Degree Type


Date of Award


Degree Name

Doctor of Philosophy


Physics and Astronomy


Solid State Physics

First Advisor

Howard R. Shanks

Second Advisor

Bruce N. Harmon


Undoped and boron doped diamond thin films have been successfully grown by microwave plasma chemical vapor deposition from CH[subscript]4, H[subscript]2, and B[subscript]2H[subscript]6. The films were characterized using x-ray diffraction techniques, Raman and infrared spectroscopies, scanning electron microscopy, secondary ion mass spectrometry, and various electrical measurements. The deposition rates of the diamond films were found to increase with the CH[subscript]4 concentration, substrate temperature, and/or pressure, and at 1.0% methane, 900°C, and 35 Torr, the value was measured to be 0.87 [mu]m/hour. The deposition rate for boron doped diamond films, however, decreases as the diborane concentration increases. The morphologies of the undoped diamond films are strongly related to the deposition parameters. As the temperature increases from 840 to 925°C, the film morphology changes from cubo-octahedron to cubic structures, while as the CH[subscript]4 concentration increases from 0.5 to 1.0%, the morphology changes from triangular (111) faces with a weak preferred orientation to square (100) faces. Furthermore, at 2.0% CH[subscript]4 or higher the films become microcrystalline with cauliflower structures. Scanning electron microscopy analyses also demonstrate that selective deposition of undoped diamond films has been successfully achieved using a lift-off process with a resolution of at least 2 [mu]m. The x-ray diffraction and Raman spectra demonstrate that high quality diamond films have been achieved. The concentration of the nondiamond phases in the films grown at 1.0% CH[subscript]4 can be estimated from the Raman spectra to be less than 0.2% and increases with the CH[subscript]4 concentration. The Raman spectra of the boron doped diamond films also indicate that the presence of boron tends to suppress the nondiamond phases in the films. Infrared spectra of the undoped diamond films show very weak CH stretch peaks which suggest that the hydrogen concentration is very low. Infrared measurements on the boron doped diamond films provide a rapid way to detect the presence of boron in the films with a lower limit of less than 5.2 x 10[superscript]19 cm[superscript]-3. Secondary ion mass spectrometry analyses and various electrical measurements demonstrate that p type semiconducting diamond films have been successfully deposited. The boron concentration in the films depends strongly upon the boron concentration in the gas phase. The resistivity of the films and its activation energy were found to decrease as the boron concentration in the films increases. As the doping level increases from 3.0 x 10[superscript]19 to 42.0 x 10[superscript]19 cm[superscript]-3, the resistivity decreases from 43.57 to 0.08 [omega] cm. The activation energy of the films was measured to be from 0.013 to 0.158 eV depending upon the doping level. Blue-green electroluminescence has been observed from the undoped diamond films deposited using a step etching progress. The mechanism can be explained by donor-acceptor pair recombination. The donor and the acceptor are believed to be N and B, respectively. ftn*DOE Report IS-T-1558. This work was performed under contract No. W-7405-eng-82 with the U.S. Department of Energy.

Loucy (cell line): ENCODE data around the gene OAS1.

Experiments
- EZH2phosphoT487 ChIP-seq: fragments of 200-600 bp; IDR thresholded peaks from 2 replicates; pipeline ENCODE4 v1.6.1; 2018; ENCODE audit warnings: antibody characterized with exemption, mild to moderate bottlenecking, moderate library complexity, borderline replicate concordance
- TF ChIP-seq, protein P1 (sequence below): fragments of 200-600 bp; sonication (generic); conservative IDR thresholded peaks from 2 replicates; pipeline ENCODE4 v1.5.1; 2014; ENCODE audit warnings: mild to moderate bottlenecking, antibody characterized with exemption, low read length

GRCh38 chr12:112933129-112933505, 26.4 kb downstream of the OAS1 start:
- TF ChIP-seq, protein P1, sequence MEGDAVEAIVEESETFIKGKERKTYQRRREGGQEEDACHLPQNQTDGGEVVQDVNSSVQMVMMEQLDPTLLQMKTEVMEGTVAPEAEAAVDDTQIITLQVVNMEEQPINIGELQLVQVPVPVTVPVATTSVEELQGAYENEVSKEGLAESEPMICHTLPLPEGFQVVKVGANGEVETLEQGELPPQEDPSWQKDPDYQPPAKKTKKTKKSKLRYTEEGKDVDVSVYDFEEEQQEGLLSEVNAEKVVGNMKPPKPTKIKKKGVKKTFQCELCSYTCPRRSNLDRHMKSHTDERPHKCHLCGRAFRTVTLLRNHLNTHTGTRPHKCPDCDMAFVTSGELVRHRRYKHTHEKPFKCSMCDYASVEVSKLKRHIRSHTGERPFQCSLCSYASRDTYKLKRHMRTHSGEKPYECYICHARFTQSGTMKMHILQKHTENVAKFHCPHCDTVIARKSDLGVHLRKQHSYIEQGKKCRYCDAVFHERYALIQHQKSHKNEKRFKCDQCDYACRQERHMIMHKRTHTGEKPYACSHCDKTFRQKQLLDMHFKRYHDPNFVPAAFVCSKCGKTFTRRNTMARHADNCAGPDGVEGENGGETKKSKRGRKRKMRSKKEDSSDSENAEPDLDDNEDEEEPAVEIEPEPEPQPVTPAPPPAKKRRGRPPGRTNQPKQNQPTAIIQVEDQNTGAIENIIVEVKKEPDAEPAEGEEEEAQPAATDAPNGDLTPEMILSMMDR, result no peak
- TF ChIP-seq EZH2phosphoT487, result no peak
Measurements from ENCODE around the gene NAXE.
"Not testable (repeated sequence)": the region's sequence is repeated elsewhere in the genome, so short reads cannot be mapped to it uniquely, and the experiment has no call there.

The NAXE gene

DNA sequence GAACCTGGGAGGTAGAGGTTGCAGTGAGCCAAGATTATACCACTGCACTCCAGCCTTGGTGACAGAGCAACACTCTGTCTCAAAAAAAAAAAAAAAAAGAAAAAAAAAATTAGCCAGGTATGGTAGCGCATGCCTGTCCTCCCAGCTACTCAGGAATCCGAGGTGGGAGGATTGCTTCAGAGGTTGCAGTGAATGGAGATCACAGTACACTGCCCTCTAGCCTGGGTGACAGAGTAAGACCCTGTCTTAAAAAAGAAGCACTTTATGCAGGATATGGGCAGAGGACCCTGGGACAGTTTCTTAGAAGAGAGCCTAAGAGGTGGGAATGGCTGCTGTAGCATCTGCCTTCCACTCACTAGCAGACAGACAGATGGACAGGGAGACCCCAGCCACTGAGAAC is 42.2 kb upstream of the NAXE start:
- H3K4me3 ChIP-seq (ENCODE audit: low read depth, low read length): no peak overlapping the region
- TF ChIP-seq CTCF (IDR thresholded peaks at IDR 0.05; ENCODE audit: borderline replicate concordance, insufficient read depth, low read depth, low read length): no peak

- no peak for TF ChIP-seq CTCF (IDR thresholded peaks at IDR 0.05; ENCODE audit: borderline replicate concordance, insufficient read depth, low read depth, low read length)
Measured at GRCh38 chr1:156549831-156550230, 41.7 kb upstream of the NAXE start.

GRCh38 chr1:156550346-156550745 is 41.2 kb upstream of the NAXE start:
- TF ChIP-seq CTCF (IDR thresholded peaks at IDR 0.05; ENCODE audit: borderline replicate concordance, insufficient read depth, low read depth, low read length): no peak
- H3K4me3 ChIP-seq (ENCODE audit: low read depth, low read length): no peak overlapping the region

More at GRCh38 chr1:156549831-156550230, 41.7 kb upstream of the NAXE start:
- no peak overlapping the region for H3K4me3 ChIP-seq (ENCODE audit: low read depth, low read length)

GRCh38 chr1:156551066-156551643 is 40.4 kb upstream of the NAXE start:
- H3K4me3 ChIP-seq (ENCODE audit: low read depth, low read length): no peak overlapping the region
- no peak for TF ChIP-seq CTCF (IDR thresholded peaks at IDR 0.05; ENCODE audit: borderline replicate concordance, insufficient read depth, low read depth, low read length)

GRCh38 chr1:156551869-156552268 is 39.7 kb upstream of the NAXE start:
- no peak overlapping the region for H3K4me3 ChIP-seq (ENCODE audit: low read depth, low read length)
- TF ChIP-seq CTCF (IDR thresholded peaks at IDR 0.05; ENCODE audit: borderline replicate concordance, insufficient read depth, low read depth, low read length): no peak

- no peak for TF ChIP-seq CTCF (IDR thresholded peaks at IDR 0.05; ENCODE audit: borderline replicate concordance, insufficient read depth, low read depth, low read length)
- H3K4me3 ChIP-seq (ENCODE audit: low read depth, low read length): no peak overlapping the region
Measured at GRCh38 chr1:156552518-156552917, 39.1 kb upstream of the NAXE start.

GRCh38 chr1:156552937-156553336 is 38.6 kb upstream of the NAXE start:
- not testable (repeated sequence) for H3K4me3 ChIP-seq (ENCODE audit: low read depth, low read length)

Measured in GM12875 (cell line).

Digital Repository @ Iowa State University,

Copyright Owner

Moeljanto W. Leksono



Proquest ID


File Format


File Size

139 pages